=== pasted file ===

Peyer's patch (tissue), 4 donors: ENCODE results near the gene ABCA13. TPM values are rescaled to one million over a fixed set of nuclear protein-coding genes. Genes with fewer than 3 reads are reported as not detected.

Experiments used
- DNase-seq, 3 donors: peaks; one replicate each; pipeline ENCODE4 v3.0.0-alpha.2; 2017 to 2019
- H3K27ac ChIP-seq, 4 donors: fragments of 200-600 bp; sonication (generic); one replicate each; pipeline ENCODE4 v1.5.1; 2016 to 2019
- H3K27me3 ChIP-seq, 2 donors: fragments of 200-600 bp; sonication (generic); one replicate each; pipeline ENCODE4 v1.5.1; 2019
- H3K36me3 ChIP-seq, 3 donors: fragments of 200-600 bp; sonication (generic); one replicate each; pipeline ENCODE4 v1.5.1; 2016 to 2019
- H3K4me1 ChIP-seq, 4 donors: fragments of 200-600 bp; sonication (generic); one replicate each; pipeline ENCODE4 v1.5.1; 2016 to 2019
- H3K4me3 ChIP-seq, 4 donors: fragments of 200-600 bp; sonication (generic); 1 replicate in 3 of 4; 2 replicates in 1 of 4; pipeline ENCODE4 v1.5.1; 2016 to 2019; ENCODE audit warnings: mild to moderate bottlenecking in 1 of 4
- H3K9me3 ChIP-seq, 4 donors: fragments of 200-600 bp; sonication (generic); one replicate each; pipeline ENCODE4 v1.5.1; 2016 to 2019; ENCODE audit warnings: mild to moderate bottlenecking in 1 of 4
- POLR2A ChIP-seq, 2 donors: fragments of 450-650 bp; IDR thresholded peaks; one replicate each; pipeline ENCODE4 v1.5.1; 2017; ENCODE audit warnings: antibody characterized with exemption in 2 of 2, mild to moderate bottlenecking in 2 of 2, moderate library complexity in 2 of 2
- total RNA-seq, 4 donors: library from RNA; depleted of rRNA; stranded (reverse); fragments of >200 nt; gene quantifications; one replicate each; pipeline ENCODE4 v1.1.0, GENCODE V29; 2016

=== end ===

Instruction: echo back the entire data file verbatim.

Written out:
Peyer's patch (tissue), 4 donors: ENCODE results near the gene ABCA13. TPM values are rescaled to one million over a fixed set of nuclear protein-coding genes. Genes with fewer than 3 reads are reported as not detected.

Experiments used
- DNase-seq, 3 donors: peaks; one replicate each; pipeline ENCODE4 v3.0.0-alpha.2; 2017 to 2019
- H3K27ac ChIP-seq, 4 donors: fragments of 200-600 bp; sonication (generic); one replicate each; pipeline ENCODE4 v1.5.1; 2016 to 2019
- H3K27me3 ChIP-seq, 2 donors: fragments of 200-600 bp; sonication (generic); one replicate each; pipeline ENCODE4 v1.5.1; 2019
- H3K36me3 ChIP-seq, 3 donors: fragments of 200-600 bp; sonication (generic); one replicate each; pipeline ENCODE4 v1.5.1; 2016 to 2019
- H3K4me1 ChIP-seq, 4 donors: fragments of 200-600 bp; sonication (generic); one replicate each; pipeline ENCODE4 v1.5.1; 2016 to 2019
- H3K4me3 ChIP-seq, 4 donors: fragments of 200-600 bp; sonication (generic); 1 replicate in 3 of 4; 2 replicates in 1 of 4; pipeline ENCODE4 v1.5.1; 2016 to 2019; ENCODE audit warnings: mild to moderate bottlenecking in 1 of 4
- H3K9me3 ChIP-seq, 4 donors: fragments of 200-600 bp; sonication (generic); one replicate each; pipeline ENCODE4 v1.5.1; 2016 to 2019; ENCODE audit warnings: mild to moderate bottlenecking in 1 of 4
- POLR2A ChIP-seq, 2 donors: fragments of 450-650 bp; IDR thresholded peaks; one replicate each; pipeline ENCODE4 v1.5.1; 2017; ENCODE audit warnings: antibody characterized with exemption in 2 of 2, mild to moderate bottlenecking in 2 of 2, moderate library complexity in 2 of 2
- total RNA-seq, 4 donors: library from RNA; depleted of rRNA; stranded (reverse); fragments of >200 nt; gene quantifications; one replicate each; pipeline ENCODE4 v1.1.0, GENCODE V29; 2016